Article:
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King of the Sky

King of the Sky

RRP: £8.99
Price: £4.495
£4.495 FREE Shipping

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Evans on train trips, releasing the pigeons at various stations along the line to let them race back home, taking them a little farther each time. Your selection was perfect for our children and what really made the difference was your ability to engage with each child, discuss their interests and help them to choose a suitable book based on your extensive knowledge of the books you were selling. The illustrations all look like pastel drawings and they depict the dark and gloomy atmosphere of the mining town (a place that didn’t feel like home to the boy) very well.

That he somehow finds comfort in the fact that the pigeons find home from 1200 miles away and he can't is a little odd for me.

King of the Sky, is a beautiful, moving, story that fits this world perfectly, with immigration being high in this country.

The illustrations are very pale and faded to suggest that the boy is working out where he fits in, symbolising his journey between his two different homes. I sat beside y friend’s bed, and told him that perhaps the sunlight and the fountains and the vanilla smell of ice cream from a thousand gelaterie had made our pigeon want to stay. His King of the Sky — a soaring alter ego for the displaced boy trying to make a home in a new land, trying to fathom the depth and meaning of belonging. The softness of the images match with the general slightly sombre tone of the book, but they get more colourful and bright towards the end when the boy finally feels his own sense of belonging.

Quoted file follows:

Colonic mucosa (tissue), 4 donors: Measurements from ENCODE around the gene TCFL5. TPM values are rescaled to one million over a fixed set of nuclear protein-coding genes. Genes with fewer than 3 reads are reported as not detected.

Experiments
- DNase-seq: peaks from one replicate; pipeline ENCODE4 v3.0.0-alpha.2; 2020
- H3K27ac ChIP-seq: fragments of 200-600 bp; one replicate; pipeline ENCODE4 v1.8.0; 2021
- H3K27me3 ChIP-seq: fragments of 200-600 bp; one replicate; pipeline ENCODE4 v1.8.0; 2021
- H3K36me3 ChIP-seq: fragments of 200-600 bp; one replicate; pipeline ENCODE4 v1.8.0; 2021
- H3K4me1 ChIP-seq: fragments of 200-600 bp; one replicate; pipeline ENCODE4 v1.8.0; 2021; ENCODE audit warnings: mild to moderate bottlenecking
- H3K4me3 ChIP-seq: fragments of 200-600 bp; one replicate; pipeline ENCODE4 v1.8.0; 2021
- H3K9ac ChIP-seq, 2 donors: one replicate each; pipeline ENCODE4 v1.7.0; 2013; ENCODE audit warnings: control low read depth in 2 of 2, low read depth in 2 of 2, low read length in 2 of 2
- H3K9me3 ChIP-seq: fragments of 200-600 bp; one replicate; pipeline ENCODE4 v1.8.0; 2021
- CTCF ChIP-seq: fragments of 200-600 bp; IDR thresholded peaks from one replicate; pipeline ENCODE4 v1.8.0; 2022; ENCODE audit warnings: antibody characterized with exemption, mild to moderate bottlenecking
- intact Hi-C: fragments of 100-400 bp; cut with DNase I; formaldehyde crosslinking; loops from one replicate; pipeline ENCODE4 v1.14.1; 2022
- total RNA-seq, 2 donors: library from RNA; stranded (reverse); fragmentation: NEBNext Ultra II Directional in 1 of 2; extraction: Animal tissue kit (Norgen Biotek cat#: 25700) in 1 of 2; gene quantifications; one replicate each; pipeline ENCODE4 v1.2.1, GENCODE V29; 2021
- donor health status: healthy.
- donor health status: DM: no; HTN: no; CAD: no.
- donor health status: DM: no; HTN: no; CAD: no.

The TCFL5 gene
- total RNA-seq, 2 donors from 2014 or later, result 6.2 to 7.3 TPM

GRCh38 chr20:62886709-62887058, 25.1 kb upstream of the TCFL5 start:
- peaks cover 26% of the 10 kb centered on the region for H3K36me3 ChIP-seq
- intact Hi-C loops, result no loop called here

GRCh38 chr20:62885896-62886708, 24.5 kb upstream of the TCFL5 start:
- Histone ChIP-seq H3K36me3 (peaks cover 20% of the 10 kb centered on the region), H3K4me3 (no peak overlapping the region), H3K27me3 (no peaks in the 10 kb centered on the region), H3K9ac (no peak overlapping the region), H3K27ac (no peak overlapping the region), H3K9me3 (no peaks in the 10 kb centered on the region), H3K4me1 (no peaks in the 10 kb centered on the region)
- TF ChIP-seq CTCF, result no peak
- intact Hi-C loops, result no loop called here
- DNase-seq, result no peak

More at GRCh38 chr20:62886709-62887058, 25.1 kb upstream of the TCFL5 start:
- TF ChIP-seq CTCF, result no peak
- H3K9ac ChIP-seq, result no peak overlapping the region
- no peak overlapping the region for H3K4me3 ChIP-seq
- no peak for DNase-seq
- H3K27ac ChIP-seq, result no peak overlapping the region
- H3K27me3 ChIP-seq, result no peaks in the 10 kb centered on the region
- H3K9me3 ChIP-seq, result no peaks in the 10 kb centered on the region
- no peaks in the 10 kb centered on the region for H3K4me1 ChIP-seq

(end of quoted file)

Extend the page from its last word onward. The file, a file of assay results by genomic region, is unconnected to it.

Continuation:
It allows children to feel empathy for those people who move to a strange country and may not speak the native language of. It is my consolation when I see what greets me in the mirror each morning, people won’t remember what car I drove or what I wear - they will only remember how I made them feel. This book is wonderfully illustrated by Laura Carlin; the faded and smudged pictures made me think of lazy days. A melancholy but uplifting meditation on migration […] Laura Carlin’s blurry, Lowry-esque illustrations capture the sensitive power of Davies’s text.

It was such a heart-warming story; the themes of friendship and loneliness are accessible not only for children but for people of all ages which makes the book really universal. It is about memories of war and conflict, the settling of a newcomer in a town, as well as old age, and ultimately hope and friendship. The boy is lonely and everywhere he looks around him makes him feel like he doesn’t belong in this country. It's important to remember that not all immigrants come from poor countries, that anyone might come here looking for a better life, and feel alienated and lonely.The 103 third parties who use cookies on this service do so for their purposes of displaying and measuring personalized ads, generating audience insights, and developing and improving products. It's just my personal opinion but this book wouldn't have stood out for me to read when I was younger. I don't mind the message in this book at all, I think it's very relevant to our times and as the daughter of immigrants I feel it needs to be told. Some of my personal favourite lines include 'little houses huddled on the humpbacked hills,' and 'finding his direction from the sun and the force that guides a compass needle. With little connection to where he used to live, the child is lost and uncertain, only feeling that he belongs at the small reminders of his previous country.

  • Fruugo ID: 258392218-563234582
  • EAN: 764486781913
  • Sold by: Fruugo

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